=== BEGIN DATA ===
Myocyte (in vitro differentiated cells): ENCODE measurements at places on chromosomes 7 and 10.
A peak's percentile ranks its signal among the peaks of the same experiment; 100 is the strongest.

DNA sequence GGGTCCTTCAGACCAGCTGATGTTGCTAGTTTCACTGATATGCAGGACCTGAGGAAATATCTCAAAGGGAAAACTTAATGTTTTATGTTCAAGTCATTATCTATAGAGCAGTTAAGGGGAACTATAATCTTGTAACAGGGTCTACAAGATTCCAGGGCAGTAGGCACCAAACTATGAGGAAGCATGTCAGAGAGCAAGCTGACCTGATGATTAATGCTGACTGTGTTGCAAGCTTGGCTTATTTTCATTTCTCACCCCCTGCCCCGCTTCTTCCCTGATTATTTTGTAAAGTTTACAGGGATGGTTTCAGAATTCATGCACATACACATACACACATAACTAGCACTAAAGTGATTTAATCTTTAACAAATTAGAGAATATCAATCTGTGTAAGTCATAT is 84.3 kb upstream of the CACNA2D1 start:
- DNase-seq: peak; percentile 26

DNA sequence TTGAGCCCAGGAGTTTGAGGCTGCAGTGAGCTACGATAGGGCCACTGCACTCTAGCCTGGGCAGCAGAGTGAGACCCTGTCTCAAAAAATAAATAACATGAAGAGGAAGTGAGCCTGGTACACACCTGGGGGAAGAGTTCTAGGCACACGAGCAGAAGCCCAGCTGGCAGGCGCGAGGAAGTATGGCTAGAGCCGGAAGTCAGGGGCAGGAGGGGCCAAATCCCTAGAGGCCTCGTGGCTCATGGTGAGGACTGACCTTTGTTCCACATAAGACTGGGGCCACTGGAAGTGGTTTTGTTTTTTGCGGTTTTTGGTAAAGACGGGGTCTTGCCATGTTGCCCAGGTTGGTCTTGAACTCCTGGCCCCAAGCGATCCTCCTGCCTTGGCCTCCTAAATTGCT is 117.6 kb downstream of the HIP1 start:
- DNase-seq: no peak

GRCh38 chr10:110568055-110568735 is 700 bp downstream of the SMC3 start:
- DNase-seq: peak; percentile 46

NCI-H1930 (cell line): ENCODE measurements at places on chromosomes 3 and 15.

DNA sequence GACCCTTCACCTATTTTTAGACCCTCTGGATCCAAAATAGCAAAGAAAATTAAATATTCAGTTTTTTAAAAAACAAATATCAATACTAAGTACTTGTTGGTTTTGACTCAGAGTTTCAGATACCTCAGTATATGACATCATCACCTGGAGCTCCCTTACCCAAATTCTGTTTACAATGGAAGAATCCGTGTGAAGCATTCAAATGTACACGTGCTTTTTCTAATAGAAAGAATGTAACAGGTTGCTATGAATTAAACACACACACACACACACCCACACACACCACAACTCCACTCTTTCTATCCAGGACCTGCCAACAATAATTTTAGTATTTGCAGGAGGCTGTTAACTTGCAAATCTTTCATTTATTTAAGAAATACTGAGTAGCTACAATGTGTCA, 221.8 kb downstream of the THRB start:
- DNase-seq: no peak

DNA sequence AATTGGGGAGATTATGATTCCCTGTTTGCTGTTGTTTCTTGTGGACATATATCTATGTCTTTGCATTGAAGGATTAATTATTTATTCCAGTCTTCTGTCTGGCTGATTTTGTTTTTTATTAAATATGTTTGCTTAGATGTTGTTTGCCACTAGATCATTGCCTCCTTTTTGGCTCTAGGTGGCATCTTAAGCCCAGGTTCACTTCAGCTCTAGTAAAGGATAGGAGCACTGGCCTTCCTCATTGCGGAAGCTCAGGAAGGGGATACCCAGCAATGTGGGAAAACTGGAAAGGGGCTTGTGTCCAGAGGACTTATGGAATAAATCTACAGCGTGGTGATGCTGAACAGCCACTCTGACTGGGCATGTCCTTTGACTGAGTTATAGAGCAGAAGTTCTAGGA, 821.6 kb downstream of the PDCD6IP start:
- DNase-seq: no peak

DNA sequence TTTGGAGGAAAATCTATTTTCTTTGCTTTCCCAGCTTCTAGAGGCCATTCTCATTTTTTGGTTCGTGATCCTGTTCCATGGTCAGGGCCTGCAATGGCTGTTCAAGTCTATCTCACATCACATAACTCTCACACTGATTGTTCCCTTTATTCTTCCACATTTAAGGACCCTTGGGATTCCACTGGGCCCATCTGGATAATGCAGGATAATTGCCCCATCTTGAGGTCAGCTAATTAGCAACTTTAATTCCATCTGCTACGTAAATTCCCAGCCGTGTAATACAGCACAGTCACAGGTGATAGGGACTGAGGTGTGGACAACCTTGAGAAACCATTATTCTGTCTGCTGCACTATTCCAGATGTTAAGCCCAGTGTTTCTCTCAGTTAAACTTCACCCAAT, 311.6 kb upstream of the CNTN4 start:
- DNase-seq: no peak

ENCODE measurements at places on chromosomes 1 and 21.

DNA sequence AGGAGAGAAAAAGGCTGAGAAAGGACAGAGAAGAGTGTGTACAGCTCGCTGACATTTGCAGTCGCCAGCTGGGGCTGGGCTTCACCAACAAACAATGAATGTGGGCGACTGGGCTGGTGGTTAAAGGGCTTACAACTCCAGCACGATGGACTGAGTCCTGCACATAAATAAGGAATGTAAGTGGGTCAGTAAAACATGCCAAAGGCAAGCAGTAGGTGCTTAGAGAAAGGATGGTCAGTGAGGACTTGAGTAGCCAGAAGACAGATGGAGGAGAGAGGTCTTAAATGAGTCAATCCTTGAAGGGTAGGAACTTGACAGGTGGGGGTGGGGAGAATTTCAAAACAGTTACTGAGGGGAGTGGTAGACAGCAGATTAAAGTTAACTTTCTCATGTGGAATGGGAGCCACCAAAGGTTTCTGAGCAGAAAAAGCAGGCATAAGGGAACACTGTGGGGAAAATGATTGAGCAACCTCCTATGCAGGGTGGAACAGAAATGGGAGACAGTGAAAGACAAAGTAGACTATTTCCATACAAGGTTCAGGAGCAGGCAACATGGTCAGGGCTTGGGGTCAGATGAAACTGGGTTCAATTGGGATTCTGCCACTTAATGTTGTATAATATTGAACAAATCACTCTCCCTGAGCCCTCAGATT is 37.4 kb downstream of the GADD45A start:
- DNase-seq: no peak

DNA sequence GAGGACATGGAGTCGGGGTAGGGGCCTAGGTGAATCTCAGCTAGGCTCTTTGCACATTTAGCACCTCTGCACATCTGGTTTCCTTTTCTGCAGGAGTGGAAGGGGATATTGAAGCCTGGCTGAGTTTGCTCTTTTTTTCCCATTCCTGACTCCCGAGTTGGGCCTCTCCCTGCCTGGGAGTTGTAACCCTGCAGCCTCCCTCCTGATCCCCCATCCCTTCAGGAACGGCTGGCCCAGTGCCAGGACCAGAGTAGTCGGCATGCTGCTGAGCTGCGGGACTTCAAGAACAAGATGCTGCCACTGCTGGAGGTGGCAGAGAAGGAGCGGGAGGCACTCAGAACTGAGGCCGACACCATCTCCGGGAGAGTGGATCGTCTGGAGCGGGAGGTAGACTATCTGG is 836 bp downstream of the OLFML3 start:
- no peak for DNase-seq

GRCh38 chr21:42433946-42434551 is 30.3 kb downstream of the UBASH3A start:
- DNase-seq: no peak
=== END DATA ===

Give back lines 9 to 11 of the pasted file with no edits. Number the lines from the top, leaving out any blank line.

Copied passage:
NCI-H1930 (cell line): ENCODE measurements at places on chromosomes 3 and 15.

DNA sequence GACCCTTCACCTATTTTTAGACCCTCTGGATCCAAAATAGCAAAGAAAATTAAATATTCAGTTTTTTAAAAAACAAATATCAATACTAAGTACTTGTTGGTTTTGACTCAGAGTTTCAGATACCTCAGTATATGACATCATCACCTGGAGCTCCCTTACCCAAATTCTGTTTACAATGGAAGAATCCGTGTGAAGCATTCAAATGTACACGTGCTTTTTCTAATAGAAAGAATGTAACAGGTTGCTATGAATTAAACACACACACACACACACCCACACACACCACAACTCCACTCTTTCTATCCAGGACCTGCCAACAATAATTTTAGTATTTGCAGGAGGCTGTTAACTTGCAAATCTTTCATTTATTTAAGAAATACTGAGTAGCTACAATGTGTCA, 221.8 kb downstream of the THRB start:
- DNase-seq: no peak